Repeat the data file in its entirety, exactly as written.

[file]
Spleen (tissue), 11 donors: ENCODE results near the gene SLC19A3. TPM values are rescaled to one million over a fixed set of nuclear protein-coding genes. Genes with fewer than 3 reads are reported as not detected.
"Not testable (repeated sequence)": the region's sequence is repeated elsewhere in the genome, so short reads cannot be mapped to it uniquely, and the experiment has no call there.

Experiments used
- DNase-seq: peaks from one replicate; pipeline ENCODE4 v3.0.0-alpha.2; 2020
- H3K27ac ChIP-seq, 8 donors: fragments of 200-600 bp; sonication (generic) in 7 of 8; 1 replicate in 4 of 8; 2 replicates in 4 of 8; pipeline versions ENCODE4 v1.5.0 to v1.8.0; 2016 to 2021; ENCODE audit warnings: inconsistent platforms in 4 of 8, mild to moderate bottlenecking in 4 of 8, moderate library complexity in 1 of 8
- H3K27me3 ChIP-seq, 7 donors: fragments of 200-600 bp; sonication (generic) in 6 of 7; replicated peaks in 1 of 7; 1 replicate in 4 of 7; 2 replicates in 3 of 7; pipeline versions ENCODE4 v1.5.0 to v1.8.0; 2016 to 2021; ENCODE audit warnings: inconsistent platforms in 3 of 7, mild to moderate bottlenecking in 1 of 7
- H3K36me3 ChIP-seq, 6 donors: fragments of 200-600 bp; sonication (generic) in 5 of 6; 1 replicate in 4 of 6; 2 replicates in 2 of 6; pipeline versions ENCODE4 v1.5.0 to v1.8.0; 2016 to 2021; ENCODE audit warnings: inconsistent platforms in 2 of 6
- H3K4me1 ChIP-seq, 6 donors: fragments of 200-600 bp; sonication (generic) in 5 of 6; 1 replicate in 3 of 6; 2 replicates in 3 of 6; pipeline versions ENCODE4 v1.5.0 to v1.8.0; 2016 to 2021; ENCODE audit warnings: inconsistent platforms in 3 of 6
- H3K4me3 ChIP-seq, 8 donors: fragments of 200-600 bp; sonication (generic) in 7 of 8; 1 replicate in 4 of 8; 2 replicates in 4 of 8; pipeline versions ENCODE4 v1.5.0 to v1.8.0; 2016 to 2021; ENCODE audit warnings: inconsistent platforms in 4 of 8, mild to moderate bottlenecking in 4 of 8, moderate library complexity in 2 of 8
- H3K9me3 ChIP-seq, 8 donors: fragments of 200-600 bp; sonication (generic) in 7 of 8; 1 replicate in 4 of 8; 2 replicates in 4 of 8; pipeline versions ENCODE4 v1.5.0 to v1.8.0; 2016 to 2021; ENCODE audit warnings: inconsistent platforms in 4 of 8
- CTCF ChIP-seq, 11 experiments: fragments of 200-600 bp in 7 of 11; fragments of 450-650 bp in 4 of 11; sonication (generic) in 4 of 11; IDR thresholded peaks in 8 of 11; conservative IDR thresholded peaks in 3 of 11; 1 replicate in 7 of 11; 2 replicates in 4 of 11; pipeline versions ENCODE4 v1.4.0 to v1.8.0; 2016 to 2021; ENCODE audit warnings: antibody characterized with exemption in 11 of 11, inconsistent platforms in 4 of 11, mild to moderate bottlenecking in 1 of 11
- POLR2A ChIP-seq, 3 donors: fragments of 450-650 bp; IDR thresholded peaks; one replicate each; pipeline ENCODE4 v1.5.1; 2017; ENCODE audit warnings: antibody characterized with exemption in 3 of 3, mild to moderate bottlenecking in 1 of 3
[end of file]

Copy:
Spleen (tissue), 11 donors: ENCODE results near the gene SLC19A3. TPM values are rescaled to one million over a fixed set of nuclear protein-coding genes. Genes with fewer than 3 reads are reported as not detected.
"Not testable (repeated sequence)": the region's sequence is repeated elsewhere in the genome, so short reads cannot be mapped to it uniquely, and the experiment has no call there.

Experiments used
- DNase-seq: peaks from one replicate; pipeline ENCODE4 v3.0.0-alpha.2; 2020
- H3K27ac ChIP-seq, 8 donors: fragments of 200-600 bp; sonication (generic) in 7 of 8; 1 replicate in 4 of 8; 2 replicates in 4 of 8; pipeline versions ENCODE4 v1.5.0 to v1.8.0; 2016 to 2021; ENCODE audit warnings: inconsistent platforms in 4 of 8, mild to moderate bottlenecking in 4 of 8, moderate library complexity in 1 of 8
- H3K27me3 ChIP-seq, 7 donors: fragments of 200-600 bp; sonication (generic) in 6 of 7; replicated peaks in 1 of 7; 1 replicate in 4 of 7; 2 replicates in 3 of 7; pipeline versions ENCODE4 v1.5.0 to v1.8.0; 2016 to 2021; ENCODE audit warnings: inconsistent platforms in 3 of 7, mild to moderate bottlenecking in 1 of 7
- H3K36me3 ChIP-seq, 6 donors: fragments of 200-600 bp; sonication (generic) in 5 of 6; 1 replicate in 4 of 6; 2 replicates in 2 of 6; pipeline versions ENCODE4 v1.5.0 to v1.8.0; 2016 to 2021; ENCODE audit warnings: inconsistent platforms in 2 of 6
- H3K4me1 ChIP-seq, 6 donors: fragments of 200-600 bp; sonication (generic) in 5 of 6; 1 replicate in 3 of 6; 2 replicates in 3 of 6; pipeline versions ENCODE4 v1.5.0 to v1.8.0; 2016 to 2021; ENCODE audit warnings: inconsistent platforms in 3 of 6
- H3K4me3 ChIP-seq, 8 donors: fragments of 200-600 bp; sonication (generic) in 7 of 8; 1 replicate in 4 of 8; 2 replicates in 4 of 8; pipeline versions ENCODE4 v1.5.0 to v1.8.0; 2016 to 2021; ENCODE audit warnings: inconsistent platforms in 4 of 8, mild to moderate bottlenecking in 4 of 8, moderate library complexity in 2 of 8
- H3K9me3 ChIP-seq, 8 donors: fragments of 200-600 bp; sonication (generic) in 7 of 8; 1 replicate in 4 of 8; 2 replicates in 4 of 8; pipeline versions ENCODE4 v1.5.0 to v1.8.0; 2016 to 2021; ENCODE audit warnings: inconsistent platforms in 4 of 8
- CTCF ChIP-seq, 11 experiments: fragments of 200-600 bp in 7 of 11; fragments of 450-650 bp in 4 of 11; sonication (generic) in 4 of 11; IDR thresholded peaks in 8 of 11; conservative IDR thresholded peaks in 3 of 11; 1 replicate in 7 of 11; 2 replicates in 4 of 11; pipeline versions ENCODE4 v1.4.0 to v1.8.0; 2016 to 2021; ENCODE audit warnings: antibody characterized with exemption in 11 of 11, inconsistent platforms in 4 of 11, mild to moderate bottlenecking in 1 of 11
- POLR2A ChIP-seq, 3 donors: fragments of 450-650 bp; IDR thresholded peaks; one replicate each; pipeline ENCODE4 v1.5.1; 2017; ENCODE audit warnings: antibody characterized with exemption in 3 of 3, mild to moderate bottlenecking in 1 of 3